When Parks and Recreation premiered in the spring of 2009, I was crushed. Amy Poehler, formerly at SNL, had always been one of my heroes, but this new project of hers was the letdown of the year. When I first heard that Poehler would be portraying a woman in government power, I was thrilled, only to discover her character of Leslie Knope was be a less-loveable Michael Scott-esque woman in power. I was disappointed. I watched a second episode, hated it, and forgot Parks and Rec. Until last year.
Suddenly it was the talk of half the people I knew. I was belligerent in my disgust for all things Parks and Rec. “But have you seen it lately?” I gave it another try because I have a huge crush on Aziz Ansari, picking it up halfway through season four. Knope was in the middle of a relationship dilemma and making career decisions (both of which I didn’t understand) with a strong cast of characters behind her I had no reference for. And yet, I fell in love. Since the first season, the characters had become less dopey, more likable. Last season’s parodying of the United State’s presidential election via Knope’s quest for city council board was intelligent and delightful. When Knope won the election in the season finale, I cried. I was shocked by my own reaction. What had happened to me?
This is my fourth semester teaching college Intro to Screenwriting and my millionth time hearing students say, “I like weird endings.” When I ask them what “weird” means exactly, they usually stumble through some thoughts before coming to the conclusion that they don’t want to see justice enacted. They don’t say that, but it’s what they mean. In my MFA screenwriting and playwriting courses, my mentors are constantly reminding my peers and me to scoot away from clichéd character arcs. But what is a cliché exactly in terms of narrative? Romantic pairs that end up together? Workers getting promotions they deserve? The good getting their good and the bad getting their bad? That does sound a little too simple, doesn’t it? Even most children get to a point where they no longer believe the formulaic structures of youth media. Yet, it’s working for Parks and Rec.
Poehler’s show thrives on justice. I cried when Leslie Knope became councilwoman because she deserved it so fiercely. There was no heteroglossia about it: she would be perfect for the job, while her opposition would have been a complete disaster. There’s no complexity to the framework. For the audience, we see what should see, and the show gives it to us. Justice applies directly to every single character on the show. The construct has helped the show stand from its awkward start. The writing got better, but the characters didn’t just develop, they progressed. The gang working at the Parks and Recreation department was severely flawed from day one, but each was on a slow journey to becoming (from what it looks like) genuinely good people.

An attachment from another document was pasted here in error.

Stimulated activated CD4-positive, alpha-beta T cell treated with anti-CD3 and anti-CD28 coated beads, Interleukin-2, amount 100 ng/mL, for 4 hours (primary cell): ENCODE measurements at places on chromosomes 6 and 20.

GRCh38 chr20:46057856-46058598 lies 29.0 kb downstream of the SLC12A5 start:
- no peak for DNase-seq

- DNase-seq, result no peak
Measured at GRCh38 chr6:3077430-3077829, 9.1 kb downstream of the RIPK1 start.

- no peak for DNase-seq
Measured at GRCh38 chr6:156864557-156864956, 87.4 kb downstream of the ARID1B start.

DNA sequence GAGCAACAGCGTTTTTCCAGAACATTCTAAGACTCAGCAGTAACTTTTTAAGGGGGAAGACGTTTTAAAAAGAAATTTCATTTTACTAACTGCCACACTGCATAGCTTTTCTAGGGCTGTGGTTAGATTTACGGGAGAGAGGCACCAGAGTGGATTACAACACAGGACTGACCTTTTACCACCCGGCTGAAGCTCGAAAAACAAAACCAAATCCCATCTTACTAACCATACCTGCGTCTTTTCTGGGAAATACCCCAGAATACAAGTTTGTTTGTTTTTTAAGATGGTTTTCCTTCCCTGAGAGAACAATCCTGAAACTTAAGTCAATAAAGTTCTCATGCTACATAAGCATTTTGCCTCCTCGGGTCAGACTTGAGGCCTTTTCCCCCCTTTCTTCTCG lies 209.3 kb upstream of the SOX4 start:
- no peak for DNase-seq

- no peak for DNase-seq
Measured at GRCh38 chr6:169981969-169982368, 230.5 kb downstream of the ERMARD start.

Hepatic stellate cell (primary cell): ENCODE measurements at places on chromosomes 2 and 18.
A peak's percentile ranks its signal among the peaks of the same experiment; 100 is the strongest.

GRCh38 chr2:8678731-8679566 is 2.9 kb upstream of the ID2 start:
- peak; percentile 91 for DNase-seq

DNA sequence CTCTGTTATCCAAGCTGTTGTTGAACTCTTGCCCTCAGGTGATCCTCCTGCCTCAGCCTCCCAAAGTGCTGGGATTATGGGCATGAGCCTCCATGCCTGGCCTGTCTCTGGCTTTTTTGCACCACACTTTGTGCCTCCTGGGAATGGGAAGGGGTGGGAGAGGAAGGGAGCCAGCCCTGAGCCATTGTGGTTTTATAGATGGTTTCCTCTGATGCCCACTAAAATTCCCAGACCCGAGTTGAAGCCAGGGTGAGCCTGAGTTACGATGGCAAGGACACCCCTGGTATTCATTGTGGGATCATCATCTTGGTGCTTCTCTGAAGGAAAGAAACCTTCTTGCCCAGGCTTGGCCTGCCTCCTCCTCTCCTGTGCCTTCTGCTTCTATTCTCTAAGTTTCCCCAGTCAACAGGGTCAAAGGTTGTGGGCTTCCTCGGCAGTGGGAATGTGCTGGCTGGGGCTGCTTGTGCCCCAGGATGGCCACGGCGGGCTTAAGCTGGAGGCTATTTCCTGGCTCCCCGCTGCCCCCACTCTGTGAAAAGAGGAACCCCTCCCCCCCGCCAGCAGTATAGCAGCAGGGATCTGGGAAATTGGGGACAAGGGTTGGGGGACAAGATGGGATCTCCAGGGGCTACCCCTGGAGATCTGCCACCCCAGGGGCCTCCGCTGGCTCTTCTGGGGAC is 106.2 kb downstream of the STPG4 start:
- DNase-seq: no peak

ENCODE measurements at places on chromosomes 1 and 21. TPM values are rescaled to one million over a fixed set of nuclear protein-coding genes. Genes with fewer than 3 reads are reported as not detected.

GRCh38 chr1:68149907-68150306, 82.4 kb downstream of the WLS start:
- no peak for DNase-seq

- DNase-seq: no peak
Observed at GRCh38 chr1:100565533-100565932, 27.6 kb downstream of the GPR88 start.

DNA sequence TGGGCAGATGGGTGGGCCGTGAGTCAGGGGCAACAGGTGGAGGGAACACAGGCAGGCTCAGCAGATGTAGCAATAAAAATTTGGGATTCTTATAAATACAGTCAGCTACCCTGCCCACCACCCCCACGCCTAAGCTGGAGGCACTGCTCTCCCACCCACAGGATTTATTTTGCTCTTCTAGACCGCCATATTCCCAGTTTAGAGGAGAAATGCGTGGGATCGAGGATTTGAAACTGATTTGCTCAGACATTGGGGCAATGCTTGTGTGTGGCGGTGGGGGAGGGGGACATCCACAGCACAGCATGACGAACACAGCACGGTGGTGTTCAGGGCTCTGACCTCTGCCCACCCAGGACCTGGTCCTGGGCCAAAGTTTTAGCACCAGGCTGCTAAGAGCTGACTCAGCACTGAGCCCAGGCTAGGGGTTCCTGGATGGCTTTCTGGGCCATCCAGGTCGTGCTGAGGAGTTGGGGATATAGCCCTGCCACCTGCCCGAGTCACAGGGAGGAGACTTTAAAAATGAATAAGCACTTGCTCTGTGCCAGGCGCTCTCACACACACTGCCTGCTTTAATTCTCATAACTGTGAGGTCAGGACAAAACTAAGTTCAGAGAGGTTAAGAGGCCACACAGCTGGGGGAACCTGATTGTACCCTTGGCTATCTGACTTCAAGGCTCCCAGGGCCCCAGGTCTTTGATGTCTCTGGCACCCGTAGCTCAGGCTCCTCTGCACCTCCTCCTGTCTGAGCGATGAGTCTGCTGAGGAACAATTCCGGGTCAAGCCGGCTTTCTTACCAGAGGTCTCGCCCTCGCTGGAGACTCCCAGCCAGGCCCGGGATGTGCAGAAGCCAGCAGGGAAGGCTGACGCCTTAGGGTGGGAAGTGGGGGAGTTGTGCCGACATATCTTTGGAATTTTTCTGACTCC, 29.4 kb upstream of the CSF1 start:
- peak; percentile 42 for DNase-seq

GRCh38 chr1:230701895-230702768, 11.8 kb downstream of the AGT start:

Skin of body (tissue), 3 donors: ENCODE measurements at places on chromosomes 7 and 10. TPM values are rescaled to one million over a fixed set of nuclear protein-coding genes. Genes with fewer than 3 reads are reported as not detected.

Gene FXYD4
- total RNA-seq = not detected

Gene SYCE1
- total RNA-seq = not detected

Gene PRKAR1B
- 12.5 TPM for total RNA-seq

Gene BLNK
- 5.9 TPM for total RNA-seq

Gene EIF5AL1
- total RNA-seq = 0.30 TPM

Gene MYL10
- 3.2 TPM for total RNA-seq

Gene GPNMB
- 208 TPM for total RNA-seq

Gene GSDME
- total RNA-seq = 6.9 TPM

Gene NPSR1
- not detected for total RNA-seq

In the past year, the once obsessed-with-men Anne Perkins has found peace with her singleness, stoic Swanson has become a man who can say “I love you” to his girlfriend without a trace of irony or bitterness, the caricature Type A Chris is on a not-even-slightly-veiled search for loosening up, irresponsible Tom is starting a successful business, and indifferent April is applying herself in her job. There’s literally not a single karmic inequality. If a character screws up (and they do less and less so as time goes on), he or she gets what he or she deserves almost immediately. Now there’s the snidely whiplash of Councilman Jamm — who is cartoonishly dastardly, but as a viewer I just don’t seem to mind. It’s in keeping with the binary of the show. The exception to all these rules had appeared to be Jerry — the office punching bag who everyone picks on despite his good nature. Then, during the mid-season finale this year it was revealed that Jerry has an incredibly lovely home, three gorgeous and talented daughters, and a smokin’ hot wife. Karma delivered.
Again, all this seems just too absolutely simple to enjoy, but Parks and Rec has one secret weapon: happiness. Every character is so happy! Sure, they get slightly stressed or need to do some soul searching, but it’s never for long. Strangely enough, happiness is a trope TV tends to avoid. As a writer I am told doesn’t create conflict and thus doesn’t create good work. Yet, one of my fellow MFA candidates told me he cried when Knope got engaged this season: “She’s so happy. She deserves to be happy.” But what produces this constant, quick return to happiness? How does Parks and Rec always regain, again and again, its cheery equilibrium?
Returning to the comedic of television comedy, Parks knows the power of a happy ending — that is, one about justice, fairness, and balance. Even thinking back to last week: the show provided us the classic marriage ending we could hope for, regardless of how quirky or heartfelt its deployment might have seemed. I would venture most people in the United States would have to at least think for a while before answering honestly whether or not they felt their world, their country, their government, their existence was just.
Life’s not fair. It’s what we expect. To soak in complete comeuppance once a week for half an hour feels near-exotic to us. It’s not old hat. It’s basically science fiction.
There’s something in common with Parks and Rec and why we love it. As consumers of entertainment and art we believe in complexity, but Parks is simple justice, and we gobble it whole. We believe in realistic characters, but the show gives us sweet, happy ones, and still we are smitten. I don’t think we know what we want. But neither did anyone on the show at first. Five seasons later, they know much, much better. It may just be a sitcom of its time, but Parks and Rec is examining its audience’s skeptical postmodern sensibilities and making us question what we think we know or even like. In five seasons, where might we be?